Standing for $5,000, Rowayton steps into a Diamond B roster that includes Boisterous, Eastwood, Talent Search and Uptowncharlybrown. The former raced for his breeder Cynthia Phipps for four seasons, winning seven graded stakes, then sold to Gary Barber and won once more in 2014. The son of Distorted Humor stood in California for five seasons and moved to Diamond B for 2020. He covered 31 mares last year. Brok likes what he sees so far and likes the stallion’s versatility. He had sired nine turf winners in 2020 (through Dec. 15) led by Barber homebred and the Grade 1-placed California Kook.
Uptowncharlybrown continues to be a force in the state with 2020 standouts Wait for It, Midtowncharlybrown and Grade 3 winner Dixie Serenade. Talent Search holds a spot among the Pennsylvania leaders, too, even with smaller mare numbers the last few years.
Like all regional stud farms, Diamond B will depend on its state incentive program as a source of revenue and a marketing tool. Last year, Pennsylvania’s Thoroughbred program became a potential target for a reduction as Gov. Tom Wolf considered reallocating casino funds for education.
“Hopefully that doesn’t happen this year,” Brok said. “We’re hoping we can get by. It’s really sad because people had just gained confidence. Our program is the same as it’s been and that’s good for our industry. You break your maiden, you get 50 percent for breeders’ bonus. I’m the poster child of how it works. I’d be back to galloping horses and walking hots and living in a tack room without it.”
• Pennsylvania horseman Rich Miller sold his family’s Mountain Springs Arena – home to rodeos, demolition derbies, concerts, horse sales and other events – in Shartlesville and opened Mountain Springs Farm in Palmyra near Penn National Race Course. The new operation is home to stallions Tight Ten (a son of Tapit starting his stud career), Emperor Tiberius and Uncle Benny. Tight Ten won two of 14 starts for breeder Winchell Thoroughbreds, and finished second in the Saratoga Special-G2 to Call Paul. Owned by Premier Stallions, the gray 5-year-old is a grandson of Verne Winchell’s Grade 1 winner Fleet Renee.
Miller has done a little bit of everything in racing, and welcomes the chance to work with a son of leading sire Tapit.
“We’ve had a couple calls [from breeders] and we’ll take it,” he said. “It’s a long, drawn-out deal working with a stallion. It takes awhile to get one going, but he’s a nice horse. I really like his pedigree and he’s got a really good temperament. You can’t fault anything.”
Going home at Northview
Once the home of the great Northern Dancer, when Windfields Farm ruled Maryland’s (and the world’s) stallion business, Northview Stallion Station’s flagship farm gets a boost this year with Pennsylvania arrivals Uncle Lino and Hoppertunity joining six others in the historic stallion barn.
No pressure, boys, but the place housed the greatest stallion who ever lived and some not-so-bad mates in T. V. Commercial, The Minstrel, Assert (Ire), Deputy Minister and so on and then decades of more success in the form of Not For Love, Caveat, Smarten, Two Punch and the rest. The Maryland facility will get a facelift along with the new horses as projects include a new stallion barn next to the existing one, fencing and run-in sheds as Michael Golden (son of farm co-founder Richard Golden) takes an expanded role.
“I guess we left a void in Pennsylvania, but it had nothing to do with Pennsylvania,” said Northview’s Paul O’Loughlin. “It was about our business and trying to do our best to keep our business healthy. One farm makes more sense. Michael is enthusiastic. He wants the best farm.”
O’Loughlin said Northview was renting additional space to board mares for clients, and that the Pennsylvania staff (other than manager Tim Fazio, who took a job with Kentucky’s Forever Spring Farm) relocated to Maryland. Northview didn’t add a new stallion, but “tried hard” and will get mare traffic for young regional leaders Golden Lad and Bandbox and veteran Great Notion plus the new arrivals from over the border. Hoppertunity’s first foals are yearlings of 2021, as are Irish War Cry’s, while Madefromlucky will have his first runners this year. Uncle Lino had six winners in his first crop (through Dec. 15) in 2020.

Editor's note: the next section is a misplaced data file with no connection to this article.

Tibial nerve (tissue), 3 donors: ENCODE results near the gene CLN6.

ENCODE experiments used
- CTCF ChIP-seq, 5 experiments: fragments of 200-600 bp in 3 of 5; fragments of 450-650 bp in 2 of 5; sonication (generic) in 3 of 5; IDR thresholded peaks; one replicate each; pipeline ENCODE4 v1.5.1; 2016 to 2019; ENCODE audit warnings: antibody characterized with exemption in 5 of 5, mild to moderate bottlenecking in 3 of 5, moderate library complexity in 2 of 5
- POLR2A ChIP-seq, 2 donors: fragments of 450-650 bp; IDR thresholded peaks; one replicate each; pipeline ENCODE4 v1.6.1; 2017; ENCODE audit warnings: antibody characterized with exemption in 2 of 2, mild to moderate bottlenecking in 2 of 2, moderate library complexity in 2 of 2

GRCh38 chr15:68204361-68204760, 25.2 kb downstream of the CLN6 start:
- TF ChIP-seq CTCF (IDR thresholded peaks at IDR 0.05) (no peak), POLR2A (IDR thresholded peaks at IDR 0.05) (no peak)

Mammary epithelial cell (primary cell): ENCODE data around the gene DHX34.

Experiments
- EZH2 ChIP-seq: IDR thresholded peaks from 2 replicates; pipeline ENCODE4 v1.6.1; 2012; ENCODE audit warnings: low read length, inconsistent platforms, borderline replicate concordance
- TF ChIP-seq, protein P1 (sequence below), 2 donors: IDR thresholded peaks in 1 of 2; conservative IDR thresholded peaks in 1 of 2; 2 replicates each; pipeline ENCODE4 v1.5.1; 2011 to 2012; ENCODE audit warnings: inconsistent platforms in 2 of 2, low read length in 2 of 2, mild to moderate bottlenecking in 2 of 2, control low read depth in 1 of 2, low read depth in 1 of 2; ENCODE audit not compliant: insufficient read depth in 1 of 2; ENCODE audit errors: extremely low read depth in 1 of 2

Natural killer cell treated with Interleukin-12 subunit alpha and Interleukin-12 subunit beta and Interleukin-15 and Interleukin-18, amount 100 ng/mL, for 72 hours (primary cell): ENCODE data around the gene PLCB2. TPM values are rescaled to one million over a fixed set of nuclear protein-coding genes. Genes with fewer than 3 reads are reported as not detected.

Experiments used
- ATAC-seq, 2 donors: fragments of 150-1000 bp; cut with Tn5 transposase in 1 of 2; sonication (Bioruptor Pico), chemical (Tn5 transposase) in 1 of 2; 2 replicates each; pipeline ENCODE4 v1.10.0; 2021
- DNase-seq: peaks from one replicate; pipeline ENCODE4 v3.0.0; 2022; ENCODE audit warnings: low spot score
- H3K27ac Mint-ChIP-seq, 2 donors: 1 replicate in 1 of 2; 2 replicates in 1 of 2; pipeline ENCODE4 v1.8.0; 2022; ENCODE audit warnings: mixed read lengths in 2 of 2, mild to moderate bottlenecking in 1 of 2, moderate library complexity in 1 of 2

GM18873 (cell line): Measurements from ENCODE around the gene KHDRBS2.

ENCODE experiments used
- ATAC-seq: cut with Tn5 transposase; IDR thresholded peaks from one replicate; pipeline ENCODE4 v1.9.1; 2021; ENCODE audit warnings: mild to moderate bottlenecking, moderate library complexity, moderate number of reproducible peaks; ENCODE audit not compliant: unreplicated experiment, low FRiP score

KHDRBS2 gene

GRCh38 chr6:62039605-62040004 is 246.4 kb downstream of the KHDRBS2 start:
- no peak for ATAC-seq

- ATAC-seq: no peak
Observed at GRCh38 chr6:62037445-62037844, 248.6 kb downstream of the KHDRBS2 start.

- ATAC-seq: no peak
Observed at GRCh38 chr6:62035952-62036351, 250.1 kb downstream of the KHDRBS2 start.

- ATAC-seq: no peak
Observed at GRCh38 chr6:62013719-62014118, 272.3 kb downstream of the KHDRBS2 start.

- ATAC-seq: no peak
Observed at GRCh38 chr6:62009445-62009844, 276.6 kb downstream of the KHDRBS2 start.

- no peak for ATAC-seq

O’Loughlin likes the change of scenery for Hoppertunity and Uncle Lino, and hopes it attracts new mares while still appealing to breeders in Pennsylvania.
“It will be like bringing in new horses for Maryland,” he said. “I think they’ll get a fresh, new lease on life. You can have a Maryland-sired Pennsylvania-bred if you want and have a foot in both camps. The horse can go to the Maryland Million races, and the Pennsylvania-bred races.”
Northview will continue to manage Great Notion’s book as the $7,500 stallion turns 21. He sired four Maryland Million winners in 2020, and led all Maryland sires by winners, stakes winners, stakes horses and earnings.
“Don’t forget him,” O’Loughlin said with a laugh. “His book is kind of full. I think we capped him off at 55 mares (in 2020) and we’ll see how he goes, but he still produces quality horses. He’s like an old pensioner. He’s been through it. He has his own routine. He looks great, he loves life, he’ll tell us how it’s going. Nothing has changed for him.”
• Maryland’s other two biggest stud farms, Country Life in Bel Air and Anchor & Hope in Port Deposit, also stood pat in terms of adding to their rosters but continued to be encouraged by the stallions they have.
Anchor & Hope’s Bourbon Courage and Imagining sent their second crops to the races in 2020, and produced stakes wins including a Maryland Million Classic score by Monday Morning Qb for Imagining. Bourbon Courage had sired 22 winners (through Dec. 15) on the year, one fewer than Golden Lad among Maryland’s second-crop crew.
“My goal was to have a nice, $7,500 to $10,000 justified stallion and stay in Maryland, and we’re still trying to do that,” said Louis Merryman of Anchor & Hope. “If we had retired them 15 to 18 years ago, they would have been set with what they’ve done but we were covering almost 2,000 mares in the state then and now we’re covering in the realm of 700. We and the other farms have brought in some good prospects for a regional program and some stack up as well or better than the second-tier stallions in Kentucky.”
Anchor & Hope decreased its stallion fees across the board (Bourbon Courage, Holy Boss, Imagining and Long River) to help demand, and have gotten a good response from appreciative clients.
“My big fear was getting on the other side of Covid and everything that’s going on with the horse market and the economy and not having any foals on the ground,” Merryman said. “I don’t think that helps anybody. We talked to everybody. We have some very loyal clients, and we wanted to help them.”